I found a photo on the internet of a beautiful woman on the floor strategically placed at a laptop, her legs opened, lap top between her knees, a glass of wine to her left and loose papers strewn about. The shot was from above so there was ample cleavage for the viewer. Because I don’t have rights to it, I’m not going to use the photo here but you get the picture (pun intended). Cool. Now, do something with me—Laugh—not at the model but with the composition of this contrived moment. When I saw that photo I laughed—out loud in my house, by myself. And then I said, out loud, to no one, yeah, that’s exactly what I look like when I’m writing! The sarcastic tone poured out of me like words on a good writing day. And that made me laugh some more.
Writing isn’t glamorous. In fact it’s a bit of a grind. For me, it looks more like this (see picture below). Here I am reading and rereading some words while I munch on nuts and dried fruit. Even my snack isn’t sexy. I’m in sweats, cozy AF (as the cool kids say) on the couch, under a blanket. Not glamorous at all.
Let’s talk about time
A few days ago I left the school tired from a busy day of working with teens. Taking my walk home over the bridge and through the park I looked forward to time to decompress. It was a chilly gloomy day, not cheery at all. It matched my mood pretty well. I thought about how I’m still in the middle of winter—still, and how time is just this weird thing that keeps moving forward, but rotating at the same time. Next year around this time I’ll likely be feeling the same sort mid winter blues stuff—unless I metaphorically light everything on fire and go to Cuba.
Time seems to always be on my mind. It’s like I want to get the best bang for my buck with the minutes of my life. It’s an awareness I have. There’s this great book called Buddha’s Little Instruction Book, a compilation by Jack Kornfield. In it is the quote ‘The trouble is you think you have time.’ This is a brilliant reminder of how time messes with us—hours fly by in minutes and minutes can take forever. And I’ve spent my life so far trying to manage it.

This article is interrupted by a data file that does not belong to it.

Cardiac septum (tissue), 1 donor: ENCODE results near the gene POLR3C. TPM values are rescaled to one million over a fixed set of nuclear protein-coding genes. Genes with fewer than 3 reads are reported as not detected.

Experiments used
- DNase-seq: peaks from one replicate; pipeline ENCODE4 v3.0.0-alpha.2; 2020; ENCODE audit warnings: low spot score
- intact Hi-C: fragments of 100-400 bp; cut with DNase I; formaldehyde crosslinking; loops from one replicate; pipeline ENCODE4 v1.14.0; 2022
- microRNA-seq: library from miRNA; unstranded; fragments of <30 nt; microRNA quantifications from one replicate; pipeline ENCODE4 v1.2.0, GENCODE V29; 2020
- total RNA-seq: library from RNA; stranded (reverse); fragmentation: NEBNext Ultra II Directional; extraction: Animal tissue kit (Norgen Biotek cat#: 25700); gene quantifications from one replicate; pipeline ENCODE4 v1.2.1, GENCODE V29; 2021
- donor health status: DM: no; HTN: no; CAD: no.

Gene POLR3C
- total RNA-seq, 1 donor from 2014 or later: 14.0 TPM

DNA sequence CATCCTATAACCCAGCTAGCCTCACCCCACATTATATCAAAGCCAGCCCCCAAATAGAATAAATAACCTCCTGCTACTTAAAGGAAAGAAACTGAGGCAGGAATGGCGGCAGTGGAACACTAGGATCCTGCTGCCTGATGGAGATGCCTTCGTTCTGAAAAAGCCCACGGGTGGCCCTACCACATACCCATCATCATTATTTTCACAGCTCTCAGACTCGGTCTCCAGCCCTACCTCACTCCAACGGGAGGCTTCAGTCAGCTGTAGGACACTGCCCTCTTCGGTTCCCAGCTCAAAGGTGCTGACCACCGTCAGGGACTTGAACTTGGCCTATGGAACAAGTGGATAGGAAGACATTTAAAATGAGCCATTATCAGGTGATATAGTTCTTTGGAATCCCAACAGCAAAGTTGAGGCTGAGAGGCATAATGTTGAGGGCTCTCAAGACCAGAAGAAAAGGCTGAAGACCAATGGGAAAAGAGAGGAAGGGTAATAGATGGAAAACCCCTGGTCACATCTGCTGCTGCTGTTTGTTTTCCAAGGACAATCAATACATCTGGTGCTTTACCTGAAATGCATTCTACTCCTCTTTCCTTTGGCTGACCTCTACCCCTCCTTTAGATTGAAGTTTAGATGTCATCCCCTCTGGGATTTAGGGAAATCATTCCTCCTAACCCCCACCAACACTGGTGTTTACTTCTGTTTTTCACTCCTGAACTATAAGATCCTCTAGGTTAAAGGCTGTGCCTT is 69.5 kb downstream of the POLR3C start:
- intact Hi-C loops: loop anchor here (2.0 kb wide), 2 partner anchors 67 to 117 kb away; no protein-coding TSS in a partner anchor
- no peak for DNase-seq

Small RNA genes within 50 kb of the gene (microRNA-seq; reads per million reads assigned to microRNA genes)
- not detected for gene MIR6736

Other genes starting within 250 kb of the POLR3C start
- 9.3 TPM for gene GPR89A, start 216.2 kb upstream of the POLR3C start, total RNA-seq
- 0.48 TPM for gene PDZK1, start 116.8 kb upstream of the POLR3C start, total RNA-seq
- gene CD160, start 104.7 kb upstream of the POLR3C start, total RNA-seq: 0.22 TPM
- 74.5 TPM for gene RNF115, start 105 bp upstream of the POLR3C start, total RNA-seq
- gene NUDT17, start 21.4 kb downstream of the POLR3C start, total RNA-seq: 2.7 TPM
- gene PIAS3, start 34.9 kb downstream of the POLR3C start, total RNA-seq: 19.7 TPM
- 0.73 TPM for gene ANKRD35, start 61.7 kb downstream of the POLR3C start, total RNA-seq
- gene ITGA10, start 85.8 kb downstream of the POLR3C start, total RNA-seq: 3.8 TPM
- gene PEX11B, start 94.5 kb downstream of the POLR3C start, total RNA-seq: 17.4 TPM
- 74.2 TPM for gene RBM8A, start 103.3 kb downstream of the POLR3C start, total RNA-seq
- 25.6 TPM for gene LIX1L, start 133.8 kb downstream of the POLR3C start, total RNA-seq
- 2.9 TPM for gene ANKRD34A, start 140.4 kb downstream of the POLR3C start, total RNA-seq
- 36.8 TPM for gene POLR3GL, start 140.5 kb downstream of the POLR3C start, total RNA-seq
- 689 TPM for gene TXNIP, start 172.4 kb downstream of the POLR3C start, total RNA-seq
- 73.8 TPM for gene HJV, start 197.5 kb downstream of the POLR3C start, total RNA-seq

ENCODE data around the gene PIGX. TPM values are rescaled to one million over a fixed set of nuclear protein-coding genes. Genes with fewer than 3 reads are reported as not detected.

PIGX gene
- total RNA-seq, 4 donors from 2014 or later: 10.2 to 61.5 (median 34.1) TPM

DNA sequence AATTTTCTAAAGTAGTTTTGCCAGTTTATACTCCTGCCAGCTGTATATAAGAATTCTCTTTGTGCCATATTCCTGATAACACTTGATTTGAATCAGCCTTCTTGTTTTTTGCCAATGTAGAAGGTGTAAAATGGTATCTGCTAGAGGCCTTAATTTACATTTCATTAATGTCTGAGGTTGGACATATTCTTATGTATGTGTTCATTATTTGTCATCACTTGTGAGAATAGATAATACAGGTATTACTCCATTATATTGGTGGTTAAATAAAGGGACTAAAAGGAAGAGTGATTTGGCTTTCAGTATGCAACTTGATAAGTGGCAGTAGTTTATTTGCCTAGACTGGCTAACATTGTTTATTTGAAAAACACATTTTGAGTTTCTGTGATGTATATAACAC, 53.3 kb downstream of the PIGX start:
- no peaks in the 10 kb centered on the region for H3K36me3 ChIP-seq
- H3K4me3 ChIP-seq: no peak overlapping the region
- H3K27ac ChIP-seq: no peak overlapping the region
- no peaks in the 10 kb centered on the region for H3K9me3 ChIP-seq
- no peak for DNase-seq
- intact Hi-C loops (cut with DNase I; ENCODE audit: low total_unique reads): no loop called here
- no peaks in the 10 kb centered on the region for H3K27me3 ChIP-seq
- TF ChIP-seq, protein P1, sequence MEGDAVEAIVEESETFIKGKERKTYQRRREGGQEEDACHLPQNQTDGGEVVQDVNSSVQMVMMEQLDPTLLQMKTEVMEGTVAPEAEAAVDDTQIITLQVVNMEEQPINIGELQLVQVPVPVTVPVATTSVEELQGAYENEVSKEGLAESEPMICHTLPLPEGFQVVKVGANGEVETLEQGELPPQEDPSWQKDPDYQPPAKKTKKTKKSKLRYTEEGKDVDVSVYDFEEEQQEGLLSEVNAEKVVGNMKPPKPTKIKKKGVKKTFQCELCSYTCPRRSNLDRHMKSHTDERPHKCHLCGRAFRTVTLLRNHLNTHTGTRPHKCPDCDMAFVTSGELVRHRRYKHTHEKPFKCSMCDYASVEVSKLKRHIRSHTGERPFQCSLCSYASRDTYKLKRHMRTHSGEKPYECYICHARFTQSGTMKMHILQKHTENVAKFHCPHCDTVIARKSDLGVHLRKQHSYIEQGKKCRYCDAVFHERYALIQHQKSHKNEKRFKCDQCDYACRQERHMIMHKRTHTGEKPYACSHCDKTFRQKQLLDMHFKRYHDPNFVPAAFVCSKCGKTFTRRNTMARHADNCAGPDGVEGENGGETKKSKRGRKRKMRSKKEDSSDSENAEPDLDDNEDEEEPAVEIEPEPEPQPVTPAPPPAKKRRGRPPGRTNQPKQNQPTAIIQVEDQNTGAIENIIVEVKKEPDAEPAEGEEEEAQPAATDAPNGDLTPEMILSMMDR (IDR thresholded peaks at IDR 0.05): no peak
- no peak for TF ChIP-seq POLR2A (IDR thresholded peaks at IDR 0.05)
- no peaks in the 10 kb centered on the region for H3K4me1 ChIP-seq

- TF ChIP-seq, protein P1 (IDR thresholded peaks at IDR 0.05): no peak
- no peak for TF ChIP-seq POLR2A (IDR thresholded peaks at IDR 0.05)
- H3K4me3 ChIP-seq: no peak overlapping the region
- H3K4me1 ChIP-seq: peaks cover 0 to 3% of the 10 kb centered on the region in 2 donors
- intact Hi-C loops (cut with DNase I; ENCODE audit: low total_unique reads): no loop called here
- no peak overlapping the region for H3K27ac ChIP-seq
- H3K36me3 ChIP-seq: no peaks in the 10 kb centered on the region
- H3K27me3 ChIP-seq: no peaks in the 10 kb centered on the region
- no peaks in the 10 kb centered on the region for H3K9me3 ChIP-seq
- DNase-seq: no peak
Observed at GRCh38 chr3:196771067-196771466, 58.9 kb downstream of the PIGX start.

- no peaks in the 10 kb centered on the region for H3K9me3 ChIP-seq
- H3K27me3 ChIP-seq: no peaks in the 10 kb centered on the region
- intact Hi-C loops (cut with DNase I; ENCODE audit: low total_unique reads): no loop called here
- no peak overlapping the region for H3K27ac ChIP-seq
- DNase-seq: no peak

The number crunch
My writing partner has taught me some very basic things about being efficient with time. He asks questions. How many words? When’s the deadline? Then he does some basic math and division. His answer is always something like this: so that’s X number of words a day until the deadline. Simple really. Now I do that with most creative endeavors because that’s how things get done. You sit down—on your floor in a slinky black dress with a lap top between your legs and a glass of merlot and get the words out. Simple really. Anything other than that is just excuses keeping me from creativity and not getting work done.
I try my very best to use my waking hours productively. I have a list of things I do daily and it is important to my mental health that I get these things done. And, like I mentioned above, the day to day is not glamorous—at all. It’s more a game of organizing time and thoughts. Doing work. Checking things on a list. Not glamorous. Not sexy.
Sexy comes when I don’t feel panic because I’ve managed my time well. It shows up when I’m happy and confident that I met a deadline. It’s not being frantic. It’s being confident. It’s using my time to do the things I love. It’s knowing I’ve done my best, the best I can, with the time I had. All that is sexy!
So cozy story teller me cleans up at a book signing when I’m fresh and chatting and likely wearing something new; when a major project has finished and I have a bit more time on my hands; when I feel accomplished—when I see people grateful for the stories Counios and Gane have written and when people wait patiently for the next book to add to their collection.
Because of my mental preoccupation with time it makes sense that I’m always busy trying to keep things going between the job of writing and the job of teaching. When I pondered what I was going to write about in this particular blog post I had a few thoughts that started with the idea of writing not being a glamorous activity. However, writing IS glamorous when it’s not stressful and timelines are sexy and incredibly helpful.
…and that’s it!!